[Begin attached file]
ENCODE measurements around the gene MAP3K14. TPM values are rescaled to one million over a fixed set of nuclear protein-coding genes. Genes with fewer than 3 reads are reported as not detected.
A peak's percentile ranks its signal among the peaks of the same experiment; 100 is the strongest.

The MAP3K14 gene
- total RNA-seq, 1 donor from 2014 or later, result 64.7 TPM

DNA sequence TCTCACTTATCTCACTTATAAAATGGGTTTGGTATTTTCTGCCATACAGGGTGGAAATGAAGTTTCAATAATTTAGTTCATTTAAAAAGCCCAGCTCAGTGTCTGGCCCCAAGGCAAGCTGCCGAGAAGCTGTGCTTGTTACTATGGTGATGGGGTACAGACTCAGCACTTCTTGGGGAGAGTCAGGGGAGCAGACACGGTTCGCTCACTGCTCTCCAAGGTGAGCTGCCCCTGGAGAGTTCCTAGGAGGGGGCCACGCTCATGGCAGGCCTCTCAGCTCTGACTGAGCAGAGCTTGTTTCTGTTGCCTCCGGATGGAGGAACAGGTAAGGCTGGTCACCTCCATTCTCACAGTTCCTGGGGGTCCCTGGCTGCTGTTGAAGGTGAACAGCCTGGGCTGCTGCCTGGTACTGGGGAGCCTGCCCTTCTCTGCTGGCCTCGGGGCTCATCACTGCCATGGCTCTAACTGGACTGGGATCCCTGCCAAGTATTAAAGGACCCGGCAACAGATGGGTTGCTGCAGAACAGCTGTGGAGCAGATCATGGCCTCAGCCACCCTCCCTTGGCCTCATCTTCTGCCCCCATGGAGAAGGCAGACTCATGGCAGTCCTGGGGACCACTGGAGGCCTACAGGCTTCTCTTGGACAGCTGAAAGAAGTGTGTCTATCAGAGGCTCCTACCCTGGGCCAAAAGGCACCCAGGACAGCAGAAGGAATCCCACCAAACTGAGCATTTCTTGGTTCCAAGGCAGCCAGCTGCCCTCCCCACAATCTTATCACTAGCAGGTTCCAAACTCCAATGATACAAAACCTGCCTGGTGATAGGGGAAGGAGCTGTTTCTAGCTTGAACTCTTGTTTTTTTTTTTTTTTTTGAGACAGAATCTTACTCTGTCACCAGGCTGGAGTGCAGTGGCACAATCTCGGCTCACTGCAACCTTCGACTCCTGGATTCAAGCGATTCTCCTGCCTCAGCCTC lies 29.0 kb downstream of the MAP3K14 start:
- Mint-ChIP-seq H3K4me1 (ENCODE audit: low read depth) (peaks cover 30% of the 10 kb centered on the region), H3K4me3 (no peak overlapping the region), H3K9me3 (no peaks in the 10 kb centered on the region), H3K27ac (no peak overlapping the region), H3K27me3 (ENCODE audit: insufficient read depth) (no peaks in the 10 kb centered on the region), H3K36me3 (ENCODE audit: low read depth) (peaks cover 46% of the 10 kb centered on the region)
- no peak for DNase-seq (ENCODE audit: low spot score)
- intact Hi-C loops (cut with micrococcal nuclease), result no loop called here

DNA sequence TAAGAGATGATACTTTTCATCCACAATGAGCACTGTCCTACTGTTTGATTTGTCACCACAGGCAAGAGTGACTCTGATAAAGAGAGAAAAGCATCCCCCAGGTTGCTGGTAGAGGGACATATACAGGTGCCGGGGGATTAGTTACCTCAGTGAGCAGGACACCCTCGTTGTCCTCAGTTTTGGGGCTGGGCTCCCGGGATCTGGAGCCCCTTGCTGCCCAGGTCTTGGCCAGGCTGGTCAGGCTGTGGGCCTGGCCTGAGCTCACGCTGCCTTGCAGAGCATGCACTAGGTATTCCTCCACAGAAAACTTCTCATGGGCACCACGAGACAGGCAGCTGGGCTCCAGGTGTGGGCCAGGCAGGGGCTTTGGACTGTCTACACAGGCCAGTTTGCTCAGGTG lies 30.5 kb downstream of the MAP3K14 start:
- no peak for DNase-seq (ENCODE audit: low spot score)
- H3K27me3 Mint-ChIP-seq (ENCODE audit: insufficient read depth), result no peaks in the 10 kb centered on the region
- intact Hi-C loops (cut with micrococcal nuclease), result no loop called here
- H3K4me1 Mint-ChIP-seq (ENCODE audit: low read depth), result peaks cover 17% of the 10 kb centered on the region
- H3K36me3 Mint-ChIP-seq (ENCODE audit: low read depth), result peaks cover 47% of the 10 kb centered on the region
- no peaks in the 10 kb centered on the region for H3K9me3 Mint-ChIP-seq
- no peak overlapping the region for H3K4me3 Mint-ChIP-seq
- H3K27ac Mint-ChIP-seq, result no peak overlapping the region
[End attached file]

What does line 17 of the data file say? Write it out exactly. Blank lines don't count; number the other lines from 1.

- H3K27ac Mint-ChIP-seq, result no peak overlapping the region